On-board and On-site Hydrogen Generation

by Hydrolysis of Earth-Abundant Water-Reactive Nanoporous Metals
NAFCAR Project

Students involved:
PhD students: John Corsi, Jintao Fu, Tim Lee, Alexander Ng
Master’s degree students: Martijn van der Pluijm
Undergraduate students: Randy Chen, Asaph Lee (VIPER Program), Jonathan Mui (VIPER Program)
Nanoporous Aluminum Hydrogen Fuel Car (NAFCAR) Team: Martijn van der Pluijm (lead), Randy Chen, Asaph Lee and Jonathan Mui

Despite the remarkable key advantages of hydrogen energy technology including the high gravimetric energy density of hydrogen, zero-emission electricity generation using fuel cells, and the high natural abundance of hydrogen resources (particularly in the form of water), a true sustainable hydrogen economy is still not realized. This is partly due to the absence of scalable and sustainable hydrogen production methods, and the absence of effective methods to store hydrogen for specific applications. In particular, over 95 % of hydrogen used worldwide is produced through steam reforming of natural gas, which is not a sustainable method since it heavily depends on fossil fuels, and undesirable COis co-produced during the process. Water splitting by electrolysis, thermolysis or photo-electrolysis represents a promising sustainable method to produce hydrogen. However, the costs of these processes are much higher than that of steam reforming, as illustrated in Table 1, adapted from reference [1]. To overcome the issues associated with sustainable hydrogen production and storage, hydrogen generation by hydrolysis of water-reactive materials for on-board applications (i.e. without the need of storing this hydrogen) has been suggested. For example, upon contact with water, reactive metals such as Al and Zn can produce hydrogen, heat and the corresponding metal hydroxide through the following equations:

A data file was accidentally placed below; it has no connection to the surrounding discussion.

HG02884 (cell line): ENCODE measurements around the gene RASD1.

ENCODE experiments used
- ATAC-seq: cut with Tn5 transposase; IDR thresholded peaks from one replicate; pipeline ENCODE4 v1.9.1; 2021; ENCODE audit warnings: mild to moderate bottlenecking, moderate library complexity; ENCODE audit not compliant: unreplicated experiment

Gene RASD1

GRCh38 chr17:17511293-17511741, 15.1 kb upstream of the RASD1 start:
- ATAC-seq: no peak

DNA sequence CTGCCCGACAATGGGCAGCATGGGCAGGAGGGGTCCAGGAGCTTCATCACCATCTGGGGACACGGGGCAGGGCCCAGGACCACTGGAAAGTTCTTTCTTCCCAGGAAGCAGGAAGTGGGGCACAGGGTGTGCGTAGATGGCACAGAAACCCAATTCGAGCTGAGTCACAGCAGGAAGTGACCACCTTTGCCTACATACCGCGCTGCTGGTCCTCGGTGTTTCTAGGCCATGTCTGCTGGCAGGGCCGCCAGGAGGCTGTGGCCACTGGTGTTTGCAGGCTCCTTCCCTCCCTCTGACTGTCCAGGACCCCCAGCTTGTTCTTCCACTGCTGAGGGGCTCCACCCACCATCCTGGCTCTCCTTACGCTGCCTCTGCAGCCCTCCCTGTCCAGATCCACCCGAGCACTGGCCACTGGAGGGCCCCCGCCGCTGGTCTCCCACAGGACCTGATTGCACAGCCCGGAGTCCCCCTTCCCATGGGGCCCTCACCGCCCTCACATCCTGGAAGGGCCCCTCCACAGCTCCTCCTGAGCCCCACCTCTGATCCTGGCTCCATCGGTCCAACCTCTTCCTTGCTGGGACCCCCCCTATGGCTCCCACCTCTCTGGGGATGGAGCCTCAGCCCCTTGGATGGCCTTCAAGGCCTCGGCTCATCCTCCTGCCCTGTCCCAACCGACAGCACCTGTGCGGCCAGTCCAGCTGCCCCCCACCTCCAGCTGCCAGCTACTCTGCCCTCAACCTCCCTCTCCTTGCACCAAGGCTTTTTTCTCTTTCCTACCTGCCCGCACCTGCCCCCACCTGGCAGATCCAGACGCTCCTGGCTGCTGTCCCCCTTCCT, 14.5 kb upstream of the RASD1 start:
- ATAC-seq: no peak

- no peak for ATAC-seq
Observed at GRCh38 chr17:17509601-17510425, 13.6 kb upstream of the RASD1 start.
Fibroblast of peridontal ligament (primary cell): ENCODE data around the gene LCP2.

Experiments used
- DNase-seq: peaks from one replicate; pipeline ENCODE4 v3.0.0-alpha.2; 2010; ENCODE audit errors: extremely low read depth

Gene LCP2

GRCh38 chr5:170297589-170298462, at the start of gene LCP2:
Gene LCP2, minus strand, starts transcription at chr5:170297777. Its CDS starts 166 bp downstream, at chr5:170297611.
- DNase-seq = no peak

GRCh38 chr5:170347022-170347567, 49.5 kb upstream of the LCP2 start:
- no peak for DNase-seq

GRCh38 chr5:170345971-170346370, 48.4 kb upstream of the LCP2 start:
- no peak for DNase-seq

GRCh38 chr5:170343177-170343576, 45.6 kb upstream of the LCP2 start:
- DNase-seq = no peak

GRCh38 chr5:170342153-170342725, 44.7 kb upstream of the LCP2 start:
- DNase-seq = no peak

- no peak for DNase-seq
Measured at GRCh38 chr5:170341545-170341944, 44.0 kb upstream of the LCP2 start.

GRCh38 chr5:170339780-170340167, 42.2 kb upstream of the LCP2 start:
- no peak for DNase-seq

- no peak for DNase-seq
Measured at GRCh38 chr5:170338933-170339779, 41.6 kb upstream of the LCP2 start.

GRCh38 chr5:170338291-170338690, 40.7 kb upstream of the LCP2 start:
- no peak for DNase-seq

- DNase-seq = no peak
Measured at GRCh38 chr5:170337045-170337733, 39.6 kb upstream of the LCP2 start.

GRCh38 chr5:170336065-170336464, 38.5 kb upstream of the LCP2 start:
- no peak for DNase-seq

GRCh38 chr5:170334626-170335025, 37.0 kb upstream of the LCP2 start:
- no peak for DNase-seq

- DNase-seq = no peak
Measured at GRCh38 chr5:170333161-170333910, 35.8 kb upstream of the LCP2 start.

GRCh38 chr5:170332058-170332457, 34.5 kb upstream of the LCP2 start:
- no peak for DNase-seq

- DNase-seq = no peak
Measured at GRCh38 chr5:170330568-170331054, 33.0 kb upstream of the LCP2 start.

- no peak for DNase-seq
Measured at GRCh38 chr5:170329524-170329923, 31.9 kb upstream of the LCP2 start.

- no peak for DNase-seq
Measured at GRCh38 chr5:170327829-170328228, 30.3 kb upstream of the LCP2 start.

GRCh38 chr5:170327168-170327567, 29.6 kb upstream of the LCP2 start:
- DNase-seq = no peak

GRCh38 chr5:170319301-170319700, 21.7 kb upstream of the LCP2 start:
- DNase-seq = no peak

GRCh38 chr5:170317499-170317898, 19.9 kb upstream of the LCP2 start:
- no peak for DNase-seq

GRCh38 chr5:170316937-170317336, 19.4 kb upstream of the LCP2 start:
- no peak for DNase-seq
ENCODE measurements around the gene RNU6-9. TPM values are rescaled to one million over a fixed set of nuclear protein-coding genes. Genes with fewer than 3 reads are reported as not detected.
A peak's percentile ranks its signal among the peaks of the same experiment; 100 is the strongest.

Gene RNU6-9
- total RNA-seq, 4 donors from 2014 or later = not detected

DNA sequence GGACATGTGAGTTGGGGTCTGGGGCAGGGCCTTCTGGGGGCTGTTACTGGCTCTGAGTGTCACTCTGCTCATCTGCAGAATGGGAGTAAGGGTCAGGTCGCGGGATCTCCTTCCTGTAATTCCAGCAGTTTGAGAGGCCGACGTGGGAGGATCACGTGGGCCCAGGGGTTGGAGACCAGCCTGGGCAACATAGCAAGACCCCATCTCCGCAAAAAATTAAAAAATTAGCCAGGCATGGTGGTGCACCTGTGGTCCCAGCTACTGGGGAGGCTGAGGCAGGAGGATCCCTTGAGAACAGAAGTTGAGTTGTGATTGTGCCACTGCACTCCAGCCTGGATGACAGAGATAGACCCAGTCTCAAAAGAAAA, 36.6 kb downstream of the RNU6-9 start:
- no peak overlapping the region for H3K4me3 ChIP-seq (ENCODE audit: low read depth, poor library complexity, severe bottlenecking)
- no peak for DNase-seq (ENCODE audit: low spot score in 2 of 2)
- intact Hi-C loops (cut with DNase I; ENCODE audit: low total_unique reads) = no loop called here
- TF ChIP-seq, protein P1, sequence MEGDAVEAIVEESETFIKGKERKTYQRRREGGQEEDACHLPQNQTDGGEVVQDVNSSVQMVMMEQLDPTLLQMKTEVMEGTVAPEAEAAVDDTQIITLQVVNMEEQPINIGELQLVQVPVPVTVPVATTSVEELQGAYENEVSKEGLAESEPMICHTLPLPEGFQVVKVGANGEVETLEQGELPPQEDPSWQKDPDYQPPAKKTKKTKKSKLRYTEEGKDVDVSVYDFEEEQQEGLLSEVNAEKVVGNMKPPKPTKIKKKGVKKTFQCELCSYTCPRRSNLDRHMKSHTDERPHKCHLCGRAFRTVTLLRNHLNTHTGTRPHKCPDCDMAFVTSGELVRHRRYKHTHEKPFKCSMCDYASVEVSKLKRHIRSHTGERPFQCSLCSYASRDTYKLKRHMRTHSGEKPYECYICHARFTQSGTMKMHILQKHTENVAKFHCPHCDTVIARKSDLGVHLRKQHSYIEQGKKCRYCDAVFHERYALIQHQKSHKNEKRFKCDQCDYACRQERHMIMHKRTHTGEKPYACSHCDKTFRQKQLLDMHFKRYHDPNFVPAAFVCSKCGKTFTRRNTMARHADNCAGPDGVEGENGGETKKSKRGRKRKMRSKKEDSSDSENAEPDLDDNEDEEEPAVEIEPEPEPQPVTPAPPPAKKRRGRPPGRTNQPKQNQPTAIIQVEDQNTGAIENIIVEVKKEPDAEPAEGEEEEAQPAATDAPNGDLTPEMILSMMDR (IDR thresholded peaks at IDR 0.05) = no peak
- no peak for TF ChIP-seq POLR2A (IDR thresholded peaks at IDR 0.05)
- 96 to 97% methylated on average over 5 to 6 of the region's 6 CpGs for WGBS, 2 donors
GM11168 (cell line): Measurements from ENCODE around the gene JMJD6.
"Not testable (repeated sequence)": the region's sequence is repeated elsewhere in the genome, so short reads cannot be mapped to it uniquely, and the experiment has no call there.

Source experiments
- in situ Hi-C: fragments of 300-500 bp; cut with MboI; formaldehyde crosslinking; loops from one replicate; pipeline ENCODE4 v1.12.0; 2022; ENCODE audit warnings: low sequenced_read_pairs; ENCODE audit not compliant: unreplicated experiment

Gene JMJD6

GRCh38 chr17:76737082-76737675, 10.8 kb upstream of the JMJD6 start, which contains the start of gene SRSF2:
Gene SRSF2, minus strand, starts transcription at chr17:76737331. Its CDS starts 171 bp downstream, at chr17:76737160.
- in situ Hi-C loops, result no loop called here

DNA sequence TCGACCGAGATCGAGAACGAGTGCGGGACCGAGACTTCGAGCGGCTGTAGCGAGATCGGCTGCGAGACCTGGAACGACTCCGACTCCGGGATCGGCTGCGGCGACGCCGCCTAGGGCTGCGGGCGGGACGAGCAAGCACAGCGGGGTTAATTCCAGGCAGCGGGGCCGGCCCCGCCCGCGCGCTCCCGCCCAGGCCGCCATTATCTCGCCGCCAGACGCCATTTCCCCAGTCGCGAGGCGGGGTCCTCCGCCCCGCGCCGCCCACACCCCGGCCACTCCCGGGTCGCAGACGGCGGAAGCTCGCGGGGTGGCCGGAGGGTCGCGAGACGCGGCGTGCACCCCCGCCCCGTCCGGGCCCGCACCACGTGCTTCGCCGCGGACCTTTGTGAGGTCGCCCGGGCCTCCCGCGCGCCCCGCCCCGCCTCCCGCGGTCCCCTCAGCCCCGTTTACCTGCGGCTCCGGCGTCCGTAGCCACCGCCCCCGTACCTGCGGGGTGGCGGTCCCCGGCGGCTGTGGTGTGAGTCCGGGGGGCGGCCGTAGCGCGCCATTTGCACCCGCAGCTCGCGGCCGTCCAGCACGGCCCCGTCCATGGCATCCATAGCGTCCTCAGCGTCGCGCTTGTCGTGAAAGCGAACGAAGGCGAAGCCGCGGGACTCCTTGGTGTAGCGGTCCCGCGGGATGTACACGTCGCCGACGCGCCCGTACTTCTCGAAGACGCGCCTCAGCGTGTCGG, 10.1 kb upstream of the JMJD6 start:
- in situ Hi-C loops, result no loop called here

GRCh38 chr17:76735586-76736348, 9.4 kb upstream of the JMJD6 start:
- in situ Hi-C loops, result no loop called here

2Al (s) + 6H2O (l) → 2Al(OH)(s) + 3H(g) + heat   (Eq. 1)
Zn (s) + 2H2O (l) → Zn(OH)(s) + H(g) + heat       (Eq. 2)

Even though the reactions in Eqs. 1 and 2 are thermodynamically favorable, they are self-limiting and do not continually proceed because the metal hydroxide layer (or “oxide” layer depending on the specific reaction conditions) co-produced during the process forms an envelope around the metal surface at the beginning of the reaction. This hydroxide envelope prevents water from coming into direct contact with the metal underneath. The research in the 3DAFSN Lab is aimed at developing scalable air-free processing routes to water-reactive and earth-abundant nanoporous metals for on-board and on-site hydrogen generation by hydrolysis. Some examples of ongoing projects are presented below.
[1] Reference: P. Nikolaidis and A. Poullikkas, Renew. Sustain. Energy Rev. 67, 597 (2017)

Table 1: Common hydrogen production processes.

Process Overall efficiency [%] Capital cost [M$] Hydrogen cost [$/kg] Reaction by-products
Steam reforming 74-85 % 226.4
■ CO2 (undesirable)
Electrolysis 40-60 % 504.8-499.6 +5.89-6.03
■ O2 (useless)
Our research: Nanoporous Aluminum/water 36-38 % Not yet available Not yet available ■ Al2O3 (useful)
■ Heat (useful)
Thermolysis 20-45 39.6-2107.6
■ O2 (useless)
Photo-electrolysis 0.06 Not available +10.36 ■ O2 (useless)


  1. Hierarchical nanoporous aluminum for on-board and on-site hydrogen generation by hydrolysis in pure water

The 3DAFSN Lab has developed a sustainable method to produce hydrogen on-board or on-site, which could be used to overcome the two challenges mentioned above. Our approach involves: (i) Air-free selective alloy corrosion route to hierarchical bulk nanoporous aluminum, characterized by the coexistence of both macroscopic and mesoscopic ligament/pore structures, with the mesoscopic ligaments in the range of 10-20 nm. (ii) For the first time, recovery of the sacrificial material simultaneously during selective alloy corrosion, which makes the process sustainable. (iii) Use of this hierarchical nanoporous aluminum to produce hydrogen on-board or on-site with a yield of ~52-85 % by hydrolysis with “pure” water, without incorporation of any catalyst or reaction promoter in the aluminum-water system (See Figure 1).